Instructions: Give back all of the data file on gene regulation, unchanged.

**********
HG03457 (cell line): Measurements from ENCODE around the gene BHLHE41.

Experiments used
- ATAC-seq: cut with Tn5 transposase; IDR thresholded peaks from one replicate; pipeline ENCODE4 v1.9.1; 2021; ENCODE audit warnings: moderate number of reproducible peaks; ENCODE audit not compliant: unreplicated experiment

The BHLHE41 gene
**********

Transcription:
HG03457 (cell line): Measurements from ENCODE around the gene BHLHE41.

Experiments used
- ATAC-seq: cut with Tn5 transposase; IDR thresholded peaks from one replicate; pipeline ENCODE4 v1.9.1; 2021; ENCODE audit warnings: moderate number of reproducible peaks; ENCODE audit not compliant: unreplicated experiment

The BHLHE41 gene